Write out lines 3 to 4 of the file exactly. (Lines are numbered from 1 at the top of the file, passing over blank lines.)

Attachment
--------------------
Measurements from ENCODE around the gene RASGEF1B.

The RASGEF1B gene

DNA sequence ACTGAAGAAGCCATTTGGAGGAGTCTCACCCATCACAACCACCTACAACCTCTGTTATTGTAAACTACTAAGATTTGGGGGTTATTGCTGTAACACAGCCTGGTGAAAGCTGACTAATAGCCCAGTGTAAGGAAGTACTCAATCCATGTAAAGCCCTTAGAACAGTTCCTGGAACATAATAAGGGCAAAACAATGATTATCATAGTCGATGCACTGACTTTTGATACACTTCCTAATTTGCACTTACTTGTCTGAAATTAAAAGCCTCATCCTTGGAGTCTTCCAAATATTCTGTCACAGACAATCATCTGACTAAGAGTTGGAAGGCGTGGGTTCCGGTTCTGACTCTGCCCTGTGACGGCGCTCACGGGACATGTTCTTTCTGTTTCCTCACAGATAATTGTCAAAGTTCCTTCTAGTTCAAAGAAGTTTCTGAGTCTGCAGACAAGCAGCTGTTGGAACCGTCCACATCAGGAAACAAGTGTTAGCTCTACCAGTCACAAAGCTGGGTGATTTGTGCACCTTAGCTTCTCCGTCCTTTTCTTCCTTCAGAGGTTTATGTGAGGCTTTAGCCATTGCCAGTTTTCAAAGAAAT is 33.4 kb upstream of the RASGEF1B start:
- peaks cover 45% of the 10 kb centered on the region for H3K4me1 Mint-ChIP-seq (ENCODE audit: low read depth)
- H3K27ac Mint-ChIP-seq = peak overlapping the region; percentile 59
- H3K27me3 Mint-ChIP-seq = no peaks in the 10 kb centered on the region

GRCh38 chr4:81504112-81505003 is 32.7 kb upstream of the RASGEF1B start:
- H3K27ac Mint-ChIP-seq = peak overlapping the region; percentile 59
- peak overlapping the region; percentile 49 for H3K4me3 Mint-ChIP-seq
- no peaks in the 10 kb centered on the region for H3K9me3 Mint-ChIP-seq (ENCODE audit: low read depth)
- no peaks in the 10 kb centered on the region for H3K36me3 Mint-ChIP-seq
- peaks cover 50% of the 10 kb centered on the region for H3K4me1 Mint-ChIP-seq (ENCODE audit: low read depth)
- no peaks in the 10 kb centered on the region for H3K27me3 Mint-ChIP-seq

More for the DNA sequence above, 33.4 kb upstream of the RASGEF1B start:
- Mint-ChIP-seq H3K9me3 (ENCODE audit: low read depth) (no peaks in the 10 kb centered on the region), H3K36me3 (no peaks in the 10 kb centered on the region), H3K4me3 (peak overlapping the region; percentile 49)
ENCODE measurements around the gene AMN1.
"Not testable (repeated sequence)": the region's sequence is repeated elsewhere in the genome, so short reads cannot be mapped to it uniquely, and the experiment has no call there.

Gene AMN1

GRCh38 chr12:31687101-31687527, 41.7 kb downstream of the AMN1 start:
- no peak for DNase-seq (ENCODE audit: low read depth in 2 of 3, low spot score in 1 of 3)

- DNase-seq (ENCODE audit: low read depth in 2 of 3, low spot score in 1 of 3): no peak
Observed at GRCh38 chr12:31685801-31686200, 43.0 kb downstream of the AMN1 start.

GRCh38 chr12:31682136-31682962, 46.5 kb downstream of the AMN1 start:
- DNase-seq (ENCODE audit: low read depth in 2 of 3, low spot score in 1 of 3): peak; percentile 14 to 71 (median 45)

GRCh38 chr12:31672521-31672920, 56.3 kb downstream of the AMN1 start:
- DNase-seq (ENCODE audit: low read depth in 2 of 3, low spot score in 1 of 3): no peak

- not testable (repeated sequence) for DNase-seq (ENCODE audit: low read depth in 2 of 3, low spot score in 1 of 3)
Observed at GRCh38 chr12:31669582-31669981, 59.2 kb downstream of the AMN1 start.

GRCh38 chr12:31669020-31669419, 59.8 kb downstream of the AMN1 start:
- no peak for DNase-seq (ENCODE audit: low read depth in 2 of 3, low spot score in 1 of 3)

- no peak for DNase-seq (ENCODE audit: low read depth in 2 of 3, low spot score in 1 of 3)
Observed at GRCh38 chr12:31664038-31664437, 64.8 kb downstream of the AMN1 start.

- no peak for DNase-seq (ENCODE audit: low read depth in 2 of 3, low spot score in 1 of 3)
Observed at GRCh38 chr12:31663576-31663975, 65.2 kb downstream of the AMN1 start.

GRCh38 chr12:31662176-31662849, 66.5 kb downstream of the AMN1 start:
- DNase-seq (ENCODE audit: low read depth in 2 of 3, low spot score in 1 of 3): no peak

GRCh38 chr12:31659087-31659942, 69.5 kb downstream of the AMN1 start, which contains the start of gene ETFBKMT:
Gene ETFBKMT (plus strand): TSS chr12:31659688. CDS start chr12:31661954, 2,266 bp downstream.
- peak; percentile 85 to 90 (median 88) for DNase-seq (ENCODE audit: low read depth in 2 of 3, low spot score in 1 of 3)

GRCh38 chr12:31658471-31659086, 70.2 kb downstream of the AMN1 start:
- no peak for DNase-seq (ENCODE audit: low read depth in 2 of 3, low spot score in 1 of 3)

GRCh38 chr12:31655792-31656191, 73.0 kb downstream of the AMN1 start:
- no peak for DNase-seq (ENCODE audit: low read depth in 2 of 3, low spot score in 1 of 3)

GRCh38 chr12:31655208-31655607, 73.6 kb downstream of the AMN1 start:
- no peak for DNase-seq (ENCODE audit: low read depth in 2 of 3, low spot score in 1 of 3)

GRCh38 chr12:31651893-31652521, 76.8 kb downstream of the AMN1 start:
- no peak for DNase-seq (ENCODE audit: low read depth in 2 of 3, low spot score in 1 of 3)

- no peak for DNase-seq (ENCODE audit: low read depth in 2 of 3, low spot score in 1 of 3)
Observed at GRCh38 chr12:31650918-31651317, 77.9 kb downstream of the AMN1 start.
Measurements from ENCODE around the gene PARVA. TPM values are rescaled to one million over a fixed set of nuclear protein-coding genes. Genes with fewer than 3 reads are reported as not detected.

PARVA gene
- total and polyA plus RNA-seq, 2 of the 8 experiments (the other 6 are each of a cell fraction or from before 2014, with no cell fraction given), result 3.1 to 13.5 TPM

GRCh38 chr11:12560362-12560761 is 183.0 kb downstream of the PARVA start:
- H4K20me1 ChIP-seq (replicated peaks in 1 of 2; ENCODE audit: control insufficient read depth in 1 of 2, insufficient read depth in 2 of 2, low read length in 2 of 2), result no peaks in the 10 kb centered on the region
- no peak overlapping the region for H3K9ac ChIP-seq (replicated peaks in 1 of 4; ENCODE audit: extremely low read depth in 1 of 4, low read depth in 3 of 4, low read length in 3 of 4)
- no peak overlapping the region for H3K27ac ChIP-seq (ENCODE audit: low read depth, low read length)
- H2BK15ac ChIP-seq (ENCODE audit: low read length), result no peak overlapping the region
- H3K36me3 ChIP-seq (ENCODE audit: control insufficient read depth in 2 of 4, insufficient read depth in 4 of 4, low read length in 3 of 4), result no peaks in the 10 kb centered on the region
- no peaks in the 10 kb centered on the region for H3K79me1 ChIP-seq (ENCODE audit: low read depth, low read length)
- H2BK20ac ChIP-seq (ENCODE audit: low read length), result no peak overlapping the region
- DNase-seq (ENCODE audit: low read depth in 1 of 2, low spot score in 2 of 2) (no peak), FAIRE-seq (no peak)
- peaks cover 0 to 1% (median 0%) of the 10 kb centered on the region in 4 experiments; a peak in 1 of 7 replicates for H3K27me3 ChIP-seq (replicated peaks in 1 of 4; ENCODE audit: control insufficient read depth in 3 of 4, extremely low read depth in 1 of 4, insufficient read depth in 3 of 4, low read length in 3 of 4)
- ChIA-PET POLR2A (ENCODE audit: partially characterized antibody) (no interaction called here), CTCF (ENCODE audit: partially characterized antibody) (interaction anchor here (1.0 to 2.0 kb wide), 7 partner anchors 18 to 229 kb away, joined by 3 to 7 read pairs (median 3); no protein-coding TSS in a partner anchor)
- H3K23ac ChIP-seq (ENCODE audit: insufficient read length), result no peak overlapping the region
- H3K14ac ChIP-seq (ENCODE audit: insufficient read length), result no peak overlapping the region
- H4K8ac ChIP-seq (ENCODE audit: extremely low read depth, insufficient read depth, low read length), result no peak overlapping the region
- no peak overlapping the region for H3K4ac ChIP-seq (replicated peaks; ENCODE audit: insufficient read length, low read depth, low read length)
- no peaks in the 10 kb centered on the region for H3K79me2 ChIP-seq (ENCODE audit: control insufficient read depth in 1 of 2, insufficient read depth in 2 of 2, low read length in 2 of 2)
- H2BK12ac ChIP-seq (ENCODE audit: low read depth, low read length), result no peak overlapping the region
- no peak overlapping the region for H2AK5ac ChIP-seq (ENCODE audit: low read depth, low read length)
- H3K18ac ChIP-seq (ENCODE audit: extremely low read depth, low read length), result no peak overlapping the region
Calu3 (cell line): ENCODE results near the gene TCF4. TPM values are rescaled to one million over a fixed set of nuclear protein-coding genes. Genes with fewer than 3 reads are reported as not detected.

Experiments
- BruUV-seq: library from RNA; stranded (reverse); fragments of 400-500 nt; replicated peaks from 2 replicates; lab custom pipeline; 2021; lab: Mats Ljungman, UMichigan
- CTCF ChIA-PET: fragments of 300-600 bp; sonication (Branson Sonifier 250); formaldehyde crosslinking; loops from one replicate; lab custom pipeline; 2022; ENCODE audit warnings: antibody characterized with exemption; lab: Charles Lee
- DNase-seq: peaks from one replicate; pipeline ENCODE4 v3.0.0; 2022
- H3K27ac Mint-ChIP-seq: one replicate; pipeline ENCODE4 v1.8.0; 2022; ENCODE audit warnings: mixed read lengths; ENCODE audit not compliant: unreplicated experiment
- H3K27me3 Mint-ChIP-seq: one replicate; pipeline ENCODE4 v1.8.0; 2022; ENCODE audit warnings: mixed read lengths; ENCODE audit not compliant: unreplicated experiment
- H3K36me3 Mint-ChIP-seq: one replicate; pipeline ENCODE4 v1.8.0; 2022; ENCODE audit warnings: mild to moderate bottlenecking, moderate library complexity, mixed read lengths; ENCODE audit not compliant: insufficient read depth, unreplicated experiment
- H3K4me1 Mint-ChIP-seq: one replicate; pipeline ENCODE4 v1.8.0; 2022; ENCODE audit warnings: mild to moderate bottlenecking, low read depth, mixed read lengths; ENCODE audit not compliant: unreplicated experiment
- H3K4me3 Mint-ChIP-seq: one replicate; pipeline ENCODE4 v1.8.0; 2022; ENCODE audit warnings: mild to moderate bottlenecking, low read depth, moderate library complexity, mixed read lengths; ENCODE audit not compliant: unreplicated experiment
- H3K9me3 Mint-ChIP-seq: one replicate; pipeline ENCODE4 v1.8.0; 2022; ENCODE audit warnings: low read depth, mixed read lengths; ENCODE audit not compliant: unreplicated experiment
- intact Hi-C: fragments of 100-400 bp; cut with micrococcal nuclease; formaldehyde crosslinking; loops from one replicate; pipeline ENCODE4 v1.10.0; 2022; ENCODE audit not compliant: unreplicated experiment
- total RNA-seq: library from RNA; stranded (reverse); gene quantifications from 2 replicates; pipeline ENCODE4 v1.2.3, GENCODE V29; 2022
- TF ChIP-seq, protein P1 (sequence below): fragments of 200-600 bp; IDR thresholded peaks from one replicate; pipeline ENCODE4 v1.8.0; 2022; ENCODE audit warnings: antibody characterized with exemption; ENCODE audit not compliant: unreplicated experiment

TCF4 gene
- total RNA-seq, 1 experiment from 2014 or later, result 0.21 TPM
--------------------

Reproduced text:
DNA sequence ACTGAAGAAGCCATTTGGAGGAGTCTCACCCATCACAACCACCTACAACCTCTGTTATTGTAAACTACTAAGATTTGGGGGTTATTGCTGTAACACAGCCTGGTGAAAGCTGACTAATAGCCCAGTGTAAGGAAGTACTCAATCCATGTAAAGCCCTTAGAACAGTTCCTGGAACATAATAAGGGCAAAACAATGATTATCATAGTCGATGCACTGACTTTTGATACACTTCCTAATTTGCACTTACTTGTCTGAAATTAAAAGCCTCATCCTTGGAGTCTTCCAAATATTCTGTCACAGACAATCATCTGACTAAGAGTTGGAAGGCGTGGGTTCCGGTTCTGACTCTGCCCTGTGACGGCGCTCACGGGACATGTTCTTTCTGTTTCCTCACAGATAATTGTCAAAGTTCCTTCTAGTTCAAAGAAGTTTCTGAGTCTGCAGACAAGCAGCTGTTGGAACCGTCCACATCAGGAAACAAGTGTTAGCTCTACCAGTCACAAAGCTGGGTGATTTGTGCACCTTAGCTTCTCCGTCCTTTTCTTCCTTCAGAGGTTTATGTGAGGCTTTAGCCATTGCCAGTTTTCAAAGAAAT is 33.4 kb upstream of the RASGEF1B start:
- peaks cover 45% of the 10 kb centered on the region for H3K4me1 Mint-ChIP-seq (ENCODE audit: low read depth)